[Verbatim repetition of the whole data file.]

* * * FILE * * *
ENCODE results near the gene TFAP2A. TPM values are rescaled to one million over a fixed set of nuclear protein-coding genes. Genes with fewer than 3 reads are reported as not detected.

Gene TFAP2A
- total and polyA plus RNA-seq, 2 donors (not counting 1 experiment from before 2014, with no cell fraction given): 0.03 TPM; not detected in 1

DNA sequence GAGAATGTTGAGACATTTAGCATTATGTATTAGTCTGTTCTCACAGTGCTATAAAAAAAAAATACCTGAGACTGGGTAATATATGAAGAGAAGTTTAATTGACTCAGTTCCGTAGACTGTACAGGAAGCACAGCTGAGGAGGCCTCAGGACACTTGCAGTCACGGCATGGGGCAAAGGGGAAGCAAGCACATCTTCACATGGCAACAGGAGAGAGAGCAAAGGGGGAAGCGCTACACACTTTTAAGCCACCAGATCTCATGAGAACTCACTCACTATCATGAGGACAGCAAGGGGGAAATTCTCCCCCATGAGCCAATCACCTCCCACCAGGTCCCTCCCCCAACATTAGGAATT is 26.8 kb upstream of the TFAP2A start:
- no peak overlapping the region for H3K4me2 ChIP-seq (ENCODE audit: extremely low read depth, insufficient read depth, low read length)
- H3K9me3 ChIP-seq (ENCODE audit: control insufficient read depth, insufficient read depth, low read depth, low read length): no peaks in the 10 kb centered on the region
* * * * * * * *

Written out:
ENCODE results near the gene TFAP2A. TPM values are rescaled to one million over a fixed set of nuclear protein-coding genes. Genes with fewer than 3 reads are reported as not detected.

Gene TFAP2A
- total and polyA plus RNA-seq, 2 donors (not counting 1 experiment from before 2014, with no cell fraction given): 0.03 TPM; not detected in 1

DNA sequence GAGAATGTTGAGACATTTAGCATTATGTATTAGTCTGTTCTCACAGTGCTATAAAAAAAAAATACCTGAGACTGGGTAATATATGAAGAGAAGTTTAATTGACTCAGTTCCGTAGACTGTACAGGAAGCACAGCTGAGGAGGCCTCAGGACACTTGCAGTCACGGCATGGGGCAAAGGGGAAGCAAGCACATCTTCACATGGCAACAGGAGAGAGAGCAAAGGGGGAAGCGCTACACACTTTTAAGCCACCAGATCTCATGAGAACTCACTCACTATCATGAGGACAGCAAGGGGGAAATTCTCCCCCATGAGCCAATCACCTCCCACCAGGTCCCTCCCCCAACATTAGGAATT is 26.8 kb upstream of the TFAP2A start:
- no peak overlapping the region for H3K4me2 ChIP-seq (ENCODE audit: extremely low read depth, insufficient read depth, low read length)
- H3K9me3 ChIP-seq (ENCODE audit: control insufficient read depth, insufficient read depth, low read depth, low read length): no peaks in the 10 kb centered on the region